A letter to my Dad about honesty in leadership...

This is a letter I wrote to my dad a couple years back after sharing with "brutally honestly" (being 'fearfully human' as one author put it) with my extended family as a "family sharing time".  My raw thoughts were met with some mixed reviews, shall I say.

Dad, wrote me and simply said, "I'm praying for you...how are you doing?"  This was my letter back to him...I just felt compelled to share it.

thanks Dad.
I'm doing much better,thought the battle still rages.  My spirit is buoyed.
I would refer to myself as a "Peter" personality as it relates to th disciples.  I am passionate, I am emotional, I am die-hard, I am vulnerable, I am easily tempted, I am honest sometimes to a fault, I am "all or nothing"...these are good qualities, but they also lead to my demise.
They are my bread and butter and cause people to be drawn to me.  But they also torture my soul in the secret places and are only shared with those who can handle the raw data and drama of my life.  For the most part, I lead with strength and passion in front of people, but there are few who can shoulder my burdens with me and really understand. I don't want to alarm anyone...but that's what happens when I open up with people (even family).  I sometimes sense that people don't really want to know what's
really going on and what you're really struggling with and what you're really feeling, they just want the product you produce...the feeling you give them, the security of your stabilizing leadership presence...but this can be fabricated without the outlet of truth.
I sense that sometimes when I share...people just sit, listen, and absorb the shock, not knowing how to respond.  Rarely do I hear,"I hear you.  I feel what you're saying.  What you are experiencing is normal and natural for a leader.  I'm with you.  You're going to be ok." More or less it's "Oh no! Jason's going down!  I fear for his soul!  And if Jason can't survive we're all screwed!"  It is this response that makes it hard for me to share my true self with people...family included.  It's like people don't know me enough to know of my inner strength mixed with my inner fragility.  They just see my fragility and respond accordingly. Maybe this is the life of a pastor.  Or maybe this is just the kind of thing that keeps leaders
in dark of the "unshared life" and people in the dark as to who their leaders really are under the cloak of ministry.
This I know, we as leaders do ourselves no favors, nor do we do our followers any favors, by feigning faith in the midst of honest questions and confusion.  I would rather alarm people with my brash and truthful thoughts than edit reality in order to comfort the hearers. I am fully aware that the time, place and people where this sort of unadulterated truth can come forth is a small arena.  Family and close friends. (and sometimes not even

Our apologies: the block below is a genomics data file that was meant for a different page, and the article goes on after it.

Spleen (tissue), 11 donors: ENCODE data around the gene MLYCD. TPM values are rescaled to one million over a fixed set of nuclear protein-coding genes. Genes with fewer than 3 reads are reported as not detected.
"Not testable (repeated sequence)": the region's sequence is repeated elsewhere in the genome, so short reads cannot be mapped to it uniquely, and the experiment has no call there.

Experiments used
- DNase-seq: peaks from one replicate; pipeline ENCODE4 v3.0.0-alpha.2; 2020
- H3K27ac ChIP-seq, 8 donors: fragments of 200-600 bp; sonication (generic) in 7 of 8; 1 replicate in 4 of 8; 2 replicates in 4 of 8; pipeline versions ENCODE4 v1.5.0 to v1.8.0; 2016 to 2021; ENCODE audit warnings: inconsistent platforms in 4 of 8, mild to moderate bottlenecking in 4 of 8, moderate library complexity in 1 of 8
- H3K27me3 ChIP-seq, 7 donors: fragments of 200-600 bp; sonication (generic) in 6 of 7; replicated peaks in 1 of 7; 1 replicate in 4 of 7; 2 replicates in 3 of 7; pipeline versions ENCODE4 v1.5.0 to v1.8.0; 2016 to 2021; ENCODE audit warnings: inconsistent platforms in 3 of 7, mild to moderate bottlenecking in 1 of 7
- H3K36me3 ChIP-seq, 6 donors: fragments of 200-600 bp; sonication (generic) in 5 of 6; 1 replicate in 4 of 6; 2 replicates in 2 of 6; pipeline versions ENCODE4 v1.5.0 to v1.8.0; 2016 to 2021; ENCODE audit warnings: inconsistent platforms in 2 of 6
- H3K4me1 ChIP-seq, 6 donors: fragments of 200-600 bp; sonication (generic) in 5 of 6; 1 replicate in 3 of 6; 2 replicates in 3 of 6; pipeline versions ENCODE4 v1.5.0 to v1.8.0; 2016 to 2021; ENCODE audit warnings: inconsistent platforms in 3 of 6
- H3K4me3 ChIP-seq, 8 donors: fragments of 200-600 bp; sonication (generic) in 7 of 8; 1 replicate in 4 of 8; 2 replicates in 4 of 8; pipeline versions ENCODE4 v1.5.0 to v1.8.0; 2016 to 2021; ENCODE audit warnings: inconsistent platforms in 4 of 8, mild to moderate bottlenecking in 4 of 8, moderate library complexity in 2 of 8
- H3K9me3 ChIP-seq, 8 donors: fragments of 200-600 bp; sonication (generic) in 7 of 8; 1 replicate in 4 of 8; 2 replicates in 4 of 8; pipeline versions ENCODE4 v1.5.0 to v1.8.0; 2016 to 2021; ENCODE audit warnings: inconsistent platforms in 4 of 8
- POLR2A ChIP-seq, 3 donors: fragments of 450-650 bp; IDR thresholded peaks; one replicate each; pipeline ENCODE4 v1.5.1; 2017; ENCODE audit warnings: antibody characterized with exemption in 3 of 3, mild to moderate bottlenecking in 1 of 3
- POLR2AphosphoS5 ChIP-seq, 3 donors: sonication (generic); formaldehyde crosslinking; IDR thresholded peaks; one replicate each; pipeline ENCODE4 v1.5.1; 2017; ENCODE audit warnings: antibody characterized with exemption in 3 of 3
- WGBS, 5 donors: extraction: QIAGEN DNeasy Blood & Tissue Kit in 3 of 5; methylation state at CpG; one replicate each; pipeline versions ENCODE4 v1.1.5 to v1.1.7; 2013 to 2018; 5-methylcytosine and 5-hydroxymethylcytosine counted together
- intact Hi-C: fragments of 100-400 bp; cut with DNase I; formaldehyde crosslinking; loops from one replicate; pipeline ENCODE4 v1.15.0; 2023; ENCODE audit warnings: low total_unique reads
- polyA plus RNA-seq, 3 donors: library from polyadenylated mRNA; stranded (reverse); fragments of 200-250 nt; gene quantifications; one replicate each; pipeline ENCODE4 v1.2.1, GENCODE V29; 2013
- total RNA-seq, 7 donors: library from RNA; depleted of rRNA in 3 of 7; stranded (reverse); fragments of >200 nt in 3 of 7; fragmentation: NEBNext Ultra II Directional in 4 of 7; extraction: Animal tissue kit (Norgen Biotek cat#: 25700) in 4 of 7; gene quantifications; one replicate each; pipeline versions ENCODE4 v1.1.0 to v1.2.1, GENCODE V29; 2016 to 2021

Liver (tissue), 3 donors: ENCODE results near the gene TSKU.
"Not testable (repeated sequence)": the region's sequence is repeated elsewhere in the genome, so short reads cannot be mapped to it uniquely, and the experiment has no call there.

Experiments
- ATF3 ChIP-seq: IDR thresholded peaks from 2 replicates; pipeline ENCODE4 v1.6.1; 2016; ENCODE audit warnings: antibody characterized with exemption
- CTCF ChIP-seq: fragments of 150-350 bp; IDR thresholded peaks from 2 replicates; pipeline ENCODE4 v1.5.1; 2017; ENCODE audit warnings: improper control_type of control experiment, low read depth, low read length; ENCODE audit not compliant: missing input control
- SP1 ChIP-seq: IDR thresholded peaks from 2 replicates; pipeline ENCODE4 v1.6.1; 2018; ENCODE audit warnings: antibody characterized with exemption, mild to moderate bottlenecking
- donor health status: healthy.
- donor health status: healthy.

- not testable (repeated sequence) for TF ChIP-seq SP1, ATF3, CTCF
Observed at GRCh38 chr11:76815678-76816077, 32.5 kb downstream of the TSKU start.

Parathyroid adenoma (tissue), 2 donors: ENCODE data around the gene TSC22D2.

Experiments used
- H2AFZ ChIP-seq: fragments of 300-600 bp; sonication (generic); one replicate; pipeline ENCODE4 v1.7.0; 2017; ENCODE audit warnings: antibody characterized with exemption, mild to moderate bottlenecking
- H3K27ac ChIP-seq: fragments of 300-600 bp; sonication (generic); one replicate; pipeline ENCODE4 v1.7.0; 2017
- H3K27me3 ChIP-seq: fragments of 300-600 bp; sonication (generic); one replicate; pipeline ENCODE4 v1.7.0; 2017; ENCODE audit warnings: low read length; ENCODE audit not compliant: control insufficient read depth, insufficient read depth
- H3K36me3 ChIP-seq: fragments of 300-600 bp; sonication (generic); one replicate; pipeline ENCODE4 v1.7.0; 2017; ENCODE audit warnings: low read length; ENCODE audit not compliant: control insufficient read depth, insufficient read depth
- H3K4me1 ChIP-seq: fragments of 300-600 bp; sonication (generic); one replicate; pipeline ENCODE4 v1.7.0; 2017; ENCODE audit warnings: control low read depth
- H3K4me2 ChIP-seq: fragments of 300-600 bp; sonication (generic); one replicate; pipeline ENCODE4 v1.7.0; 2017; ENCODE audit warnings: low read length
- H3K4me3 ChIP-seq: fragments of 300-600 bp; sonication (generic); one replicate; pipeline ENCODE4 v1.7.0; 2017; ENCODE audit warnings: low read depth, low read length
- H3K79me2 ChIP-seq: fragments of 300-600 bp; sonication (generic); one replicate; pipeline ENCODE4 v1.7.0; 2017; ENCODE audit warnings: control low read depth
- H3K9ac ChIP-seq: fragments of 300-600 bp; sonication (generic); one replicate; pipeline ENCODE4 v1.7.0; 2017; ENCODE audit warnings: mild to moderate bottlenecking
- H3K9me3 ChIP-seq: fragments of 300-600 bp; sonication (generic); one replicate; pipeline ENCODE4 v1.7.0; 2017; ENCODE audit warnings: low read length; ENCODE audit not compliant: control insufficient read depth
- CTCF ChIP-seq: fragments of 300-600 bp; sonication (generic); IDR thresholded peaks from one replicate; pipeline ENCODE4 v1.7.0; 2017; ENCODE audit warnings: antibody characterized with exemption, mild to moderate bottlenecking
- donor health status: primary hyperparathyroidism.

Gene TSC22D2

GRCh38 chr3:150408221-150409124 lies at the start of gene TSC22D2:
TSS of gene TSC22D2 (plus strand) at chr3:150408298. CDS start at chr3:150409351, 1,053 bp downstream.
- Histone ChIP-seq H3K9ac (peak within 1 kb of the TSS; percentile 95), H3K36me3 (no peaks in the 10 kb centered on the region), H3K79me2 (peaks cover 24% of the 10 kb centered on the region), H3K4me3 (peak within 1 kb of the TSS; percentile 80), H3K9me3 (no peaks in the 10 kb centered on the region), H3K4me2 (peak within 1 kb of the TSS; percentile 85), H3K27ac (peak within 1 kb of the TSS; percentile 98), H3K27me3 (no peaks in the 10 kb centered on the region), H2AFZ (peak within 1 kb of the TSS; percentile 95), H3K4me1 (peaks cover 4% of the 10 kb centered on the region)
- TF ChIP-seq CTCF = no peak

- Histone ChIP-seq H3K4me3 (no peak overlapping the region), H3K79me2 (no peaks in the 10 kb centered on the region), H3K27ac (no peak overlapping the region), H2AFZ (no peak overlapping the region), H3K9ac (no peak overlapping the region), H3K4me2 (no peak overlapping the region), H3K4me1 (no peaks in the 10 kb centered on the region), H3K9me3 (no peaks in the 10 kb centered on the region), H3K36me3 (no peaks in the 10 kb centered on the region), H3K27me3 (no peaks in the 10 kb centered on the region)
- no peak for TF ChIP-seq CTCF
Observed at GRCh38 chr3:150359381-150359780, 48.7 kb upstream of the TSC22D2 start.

them if they can't handle it...I hope my family can handle the weight of my heart without pigeonholing me in some unstable category.)
I wonder sometimes if you had a real place to share your true heart and feelings early on in ministry if you would have found the freedom of accountability and friendship and honesty.  We grew up in a Christianity that unknowingly promoted "Don't ask, don't tell" modes of operation and everyone feared excommunication or at least emotional, relational "ostracization"
(not a word) in the faith community. That fear of risking loss of spiritual reputation due to "over-sharing" kept a great many hidden under a shroud of guilt, fear and loneliness.
Dad, I share this with you so that you can know of my heart.  I love you heart of faithfulness and care.  I love you desire to live for the glory of God and to serve people with every fiber of your being.  I think sometimes I just wish you had an outlet to just be real, I mean completely and embarrassingly real.  I think your story may have played out a bit differently. 

We'll never know though will we.  We can only lean into the future.
Thanks for you prayer.  I love you, Dad.  I pray for you and your ministry often.  You are doing a great job.  You're a leader whether you think you are or not.


Jim A. said…
Hey Jason, If you need some support maybe you can stop by BIG on Monday.

Jim A.
Anonymous said…
Having the courage to be real, whether it is in joy, or pain and sorrow...that is real courage. It is human to have all of what you described. When you have the courage and faith to share the entirety of your being with someone, the only 'pigeon-hole' that fits is 'human'.
I appreciate your honesty of all of your existence. Thank you.

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